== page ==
Writing in the Jerusalem Post this week, public relations expert Laura Kam argued that the ongoing controversy over Women of the Wall is particularly harmful to Israel because it’s seen as an issue of women’s rights. I agree that Israel’s current policy unacceptably violates Women of the Wall’s rights in some respects. But there’s another group of women whose rights the organization’s overseas advocates too often overlook: the thousands of women who visit the Western Wall every day not to “see and be seen,” as Women of the Wall chairwoman Anat Hoffman shockingly described her goal, but to pour out their hearts to God.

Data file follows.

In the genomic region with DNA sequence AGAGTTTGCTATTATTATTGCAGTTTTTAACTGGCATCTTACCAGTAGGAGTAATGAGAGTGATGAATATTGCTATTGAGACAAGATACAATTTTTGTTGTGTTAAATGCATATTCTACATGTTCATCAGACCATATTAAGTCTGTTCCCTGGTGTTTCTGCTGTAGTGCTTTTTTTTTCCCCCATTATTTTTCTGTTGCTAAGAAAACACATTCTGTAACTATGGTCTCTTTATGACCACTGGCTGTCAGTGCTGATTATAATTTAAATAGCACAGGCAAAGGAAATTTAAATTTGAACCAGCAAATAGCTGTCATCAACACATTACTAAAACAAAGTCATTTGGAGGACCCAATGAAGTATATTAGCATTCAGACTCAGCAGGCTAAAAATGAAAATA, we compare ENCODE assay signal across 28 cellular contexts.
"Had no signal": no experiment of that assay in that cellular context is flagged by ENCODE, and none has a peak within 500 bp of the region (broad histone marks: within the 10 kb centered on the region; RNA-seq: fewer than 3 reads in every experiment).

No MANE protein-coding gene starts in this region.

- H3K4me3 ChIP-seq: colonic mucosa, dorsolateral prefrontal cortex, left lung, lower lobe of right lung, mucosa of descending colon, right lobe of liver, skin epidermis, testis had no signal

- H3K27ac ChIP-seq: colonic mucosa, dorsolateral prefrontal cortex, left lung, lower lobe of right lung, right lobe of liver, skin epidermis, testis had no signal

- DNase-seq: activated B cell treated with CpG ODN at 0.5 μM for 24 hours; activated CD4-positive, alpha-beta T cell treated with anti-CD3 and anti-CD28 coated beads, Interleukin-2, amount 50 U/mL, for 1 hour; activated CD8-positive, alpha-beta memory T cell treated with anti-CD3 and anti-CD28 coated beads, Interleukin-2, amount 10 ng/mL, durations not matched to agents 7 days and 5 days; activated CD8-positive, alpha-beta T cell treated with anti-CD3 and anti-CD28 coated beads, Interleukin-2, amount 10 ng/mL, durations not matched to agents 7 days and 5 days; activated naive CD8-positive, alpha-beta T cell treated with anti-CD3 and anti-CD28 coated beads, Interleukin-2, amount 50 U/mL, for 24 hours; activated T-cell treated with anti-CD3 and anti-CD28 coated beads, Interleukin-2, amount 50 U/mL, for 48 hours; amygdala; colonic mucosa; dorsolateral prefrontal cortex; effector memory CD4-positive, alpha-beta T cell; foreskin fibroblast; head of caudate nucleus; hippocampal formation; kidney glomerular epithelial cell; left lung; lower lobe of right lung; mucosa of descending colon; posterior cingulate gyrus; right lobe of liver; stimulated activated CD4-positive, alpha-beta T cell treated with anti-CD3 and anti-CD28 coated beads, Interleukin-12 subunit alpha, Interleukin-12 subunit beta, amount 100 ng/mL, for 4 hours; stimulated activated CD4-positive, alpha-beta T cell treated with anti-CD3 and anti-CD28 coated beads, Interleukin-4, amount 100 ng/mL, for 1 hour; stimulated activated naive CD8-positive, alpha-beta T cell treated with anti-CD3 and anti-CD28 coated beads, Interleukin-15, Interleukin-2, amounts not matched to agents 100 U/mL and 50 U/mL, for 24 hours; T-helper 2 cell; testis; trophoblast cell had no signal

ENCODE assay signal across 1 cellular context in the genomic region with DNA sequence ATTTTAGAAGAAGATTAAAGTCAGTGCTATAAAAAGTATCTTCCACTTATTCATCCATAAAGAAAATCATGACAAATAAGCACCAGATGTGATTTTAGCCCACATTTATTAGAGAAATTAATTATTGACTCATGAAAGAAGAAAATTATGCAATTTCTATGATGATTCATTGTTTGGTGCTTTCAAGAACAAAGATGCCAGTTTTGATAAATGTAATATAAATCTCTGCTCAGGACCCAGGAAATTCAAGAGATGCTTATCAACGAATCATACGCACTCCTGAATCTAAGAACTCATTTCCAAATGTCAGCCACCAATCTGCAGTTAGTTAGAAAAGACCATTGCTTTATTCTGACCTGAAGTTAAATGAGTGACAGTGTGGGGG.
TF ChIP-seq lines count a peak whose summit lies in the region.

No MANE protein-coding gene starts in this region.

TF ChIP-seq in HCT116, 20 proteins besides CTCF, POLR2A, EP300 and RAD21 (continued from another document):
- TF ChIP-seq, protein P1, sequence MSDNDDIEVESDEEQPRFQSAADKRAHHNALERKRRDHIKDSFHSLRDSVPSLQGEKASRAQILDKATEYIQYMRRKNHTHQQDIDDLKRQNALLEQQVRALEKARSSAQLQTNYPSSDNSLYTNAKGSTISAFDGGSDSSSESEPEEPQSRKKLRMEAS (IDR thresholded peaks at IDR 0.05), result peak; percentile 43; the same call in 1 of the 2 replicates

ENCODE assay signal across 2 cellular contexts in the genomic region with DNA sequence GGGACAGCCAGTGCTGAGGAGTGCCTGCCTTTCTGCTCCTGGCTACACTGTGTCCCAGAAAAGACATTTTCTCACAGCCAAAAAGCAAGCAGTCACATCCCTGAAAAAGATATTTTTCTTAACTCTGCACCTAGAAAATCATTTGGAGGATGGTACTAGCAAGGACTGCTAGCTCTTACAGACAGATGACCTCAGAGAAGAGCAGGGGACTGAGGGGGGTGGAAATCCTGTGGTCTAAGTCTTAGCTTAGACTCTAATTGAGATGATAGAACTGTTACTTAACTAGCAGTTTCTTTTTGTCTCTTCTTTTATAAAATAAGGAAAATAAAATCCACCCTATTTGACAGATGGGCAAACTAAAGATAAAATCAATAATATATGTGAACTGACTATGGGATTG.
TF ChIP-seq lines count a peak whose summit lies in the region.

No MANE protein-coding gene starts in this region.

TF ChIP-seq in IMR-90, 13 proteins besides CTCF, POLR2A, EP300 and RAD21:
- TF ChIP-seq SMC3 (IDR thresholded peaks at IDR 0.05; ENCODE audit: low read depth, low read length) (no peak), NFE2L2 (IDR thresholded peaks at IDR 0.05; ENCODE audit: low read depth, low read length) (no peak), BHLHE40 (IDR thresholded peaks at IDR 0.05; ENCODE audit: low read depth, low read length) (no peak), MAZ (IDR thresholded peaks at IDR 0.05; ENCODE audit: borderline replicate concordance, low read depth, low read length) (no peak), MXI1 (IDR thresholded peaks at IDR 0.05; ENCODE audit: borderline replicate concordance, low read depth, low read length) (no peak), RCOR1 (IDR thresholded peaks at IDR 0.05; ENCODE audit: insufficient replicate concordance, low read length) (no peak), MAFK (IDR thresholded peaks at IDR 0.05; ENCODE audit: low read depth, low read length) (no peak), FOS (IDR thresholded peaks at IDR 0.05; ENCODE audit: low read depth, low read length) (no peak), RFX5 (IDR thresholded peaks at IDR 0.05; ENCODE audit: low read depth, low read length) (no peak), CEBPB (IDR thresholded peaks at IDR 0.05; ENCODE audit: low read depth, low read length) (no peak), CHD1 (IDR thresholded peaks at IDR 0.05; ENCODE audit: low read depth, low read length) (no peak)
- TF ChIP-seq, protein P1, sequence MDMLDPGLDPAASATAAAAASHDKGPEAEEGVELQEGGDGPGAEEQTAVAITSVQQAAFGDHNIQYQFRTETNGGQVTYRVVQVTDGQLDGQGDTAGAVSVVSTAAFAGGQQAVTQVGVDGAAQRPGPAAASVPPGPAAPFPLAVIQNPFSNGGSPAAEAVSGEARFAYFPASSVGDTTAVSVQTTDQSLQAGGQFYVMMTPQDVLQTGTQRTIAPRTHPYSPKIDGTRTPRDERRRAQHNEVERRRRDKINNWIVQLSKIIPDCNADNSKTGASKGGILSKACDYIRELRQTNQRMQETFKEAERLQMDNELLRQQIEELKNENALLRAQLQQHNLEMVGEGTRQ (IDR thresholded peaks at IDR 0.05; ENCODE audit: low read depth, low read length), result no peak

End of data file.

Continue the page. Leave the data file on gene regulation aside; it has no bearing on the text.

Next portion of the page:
Because much of what the organization seeks to do at the Wall in no way disrupts other people’s worship, the existing ban on these activities is unjustified. A woman wearing a tallit or carrying a Torah, for instance, doesn’t impede anyone’s prayers: If you’re there to pray, your eyes should be on your prayer book, not on what other people are wearing or carrying. Even a full women’s prayer service complete with Torah reading wouldn’t necessarily be disruptive if it were quiet, as Orthodox worship often is: At many Orthodox services, you can’t even hear the Torah reading from more than a few feet away.